Siberia(Home Vision Entertainment, 1.18.2005)
This uniquely unpleasant Dutch import tells the story of Hugo and Goof, a pair of unemployed roommates who spend their days sleeping with tourists, stealing their money, and ripping pages out of their passports. This pattern repeats itself until Goof falls in love with one of his victims and, after she moves into his apartment, the partners-in-crime struggle to adapt. What follows is an endless parade of betrayal, sexual deviance, theft, and vacuous, reprehensible characters.
Siberia is over-flowing with style and visual razzmatazz but it all feels poorly thought-out and arbitrary. In fact, the whole film plays like the hedonistic European vacation sequence in The Rules of Attraction but without the formal control, imagination, and compassion found elsewhere in that film. There's talent here but not a talent for intelligent, narrative filmmaking.
Watching Siberia, you're left with dozens of puzzling questions about its intent and relevance. For example, what is Corey Haim's ex-girlfriend (and "Charles in Charge" veteran) Nicole Eggert doing in the film?
In his brief liner notes, film critic Rick Cline offers background on director Robert Jan Westdijk who was apparently hailed as the king of "New Dutch Cinema" (whatever that means) after Siberia's 1998 release but struggled for five years to get his next project (Phileine Says Sorry) financed. Surprisngly, Cline also claims that Dogme 95, the film's stylistic opposite, was a major influence on Westdijk.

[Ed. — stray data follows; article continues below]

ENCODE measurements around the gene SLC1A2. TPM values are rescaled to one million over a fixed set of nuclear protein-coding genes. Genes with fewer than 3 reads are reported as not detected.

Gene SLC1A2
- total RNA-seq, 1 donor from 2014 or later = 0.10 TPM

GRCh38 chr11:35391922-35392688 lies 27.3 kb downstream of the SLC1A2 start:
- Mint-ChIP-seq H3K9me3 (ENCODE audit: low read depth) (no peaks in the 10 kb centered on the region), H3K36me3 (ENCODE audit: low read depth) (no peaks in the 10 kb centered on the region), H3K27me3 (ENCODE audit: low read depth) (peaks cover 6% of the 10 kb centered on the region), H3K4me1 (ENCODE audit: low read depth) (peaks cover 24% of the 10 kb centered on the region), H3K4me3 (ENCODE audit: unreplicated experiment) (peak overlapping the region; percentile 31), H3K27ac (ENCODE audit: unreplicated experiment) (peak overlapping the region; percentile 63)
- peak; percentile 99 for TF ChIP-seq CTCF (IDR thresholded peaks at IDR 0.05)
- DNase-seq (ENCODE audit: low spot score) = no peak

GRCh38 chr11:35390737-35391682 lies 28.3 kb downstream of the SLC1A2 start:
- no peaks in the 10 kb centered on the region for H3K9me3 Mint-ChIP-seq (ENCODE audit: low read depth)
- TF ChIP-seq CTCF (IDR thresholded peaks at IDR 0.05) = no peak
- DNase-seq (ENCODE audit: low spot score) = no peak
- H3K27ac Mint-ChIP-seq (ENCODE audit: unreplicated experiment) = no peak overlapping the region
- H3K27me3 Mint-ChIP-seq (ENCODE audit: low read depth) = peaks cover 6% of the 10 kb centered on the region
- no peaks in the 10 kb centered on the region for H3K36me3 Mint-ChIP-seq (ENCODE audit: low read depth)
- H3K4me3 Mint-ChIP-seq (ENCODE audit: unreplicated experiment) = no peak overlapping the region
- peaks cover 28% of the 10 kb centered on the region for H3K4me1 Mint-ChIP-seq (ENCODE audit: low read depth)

Cline also groups Siberia with two similarly stylized, Trainspotting-inspired films from the same year: Run Lola Run and Lock, Stock, and Two Smoking Barrels. To be fair, I'm not particularly fond of these films either and that may explain my frustration with Siberia. All three films share a tiresome pre-occupation with ridiculous, one-dimensional characters and no moral worldview or consciousness, whatsoever. However, if you can forgive the filmmakers' immaturity (I can't), I guess these films share an energy and vitality that distinguishes them, to some degree.
The only other feature is a 30 second trailer that's really just a clip from the film. However, fans of Siberia should be pleased with Home Vision's widescreen, anamorphic transfer (1.85:1). Although I'm not crazy about Westdijk's derivative visual style -- flourishes of black-and-white, multiple film formats, time-lapse photography, over-exposed lighting, and canted camera angles, all reminiscent of Natural Born Killers -- the transfer conveys that style nicely.
While I can't personally recommend Siberia, I'd advise fans of Guy Ritchie, Tom Tykwer, and Danny Boyle to give it a chance. It's not my cup of tea but it might be yours. -- Jonathan Doyle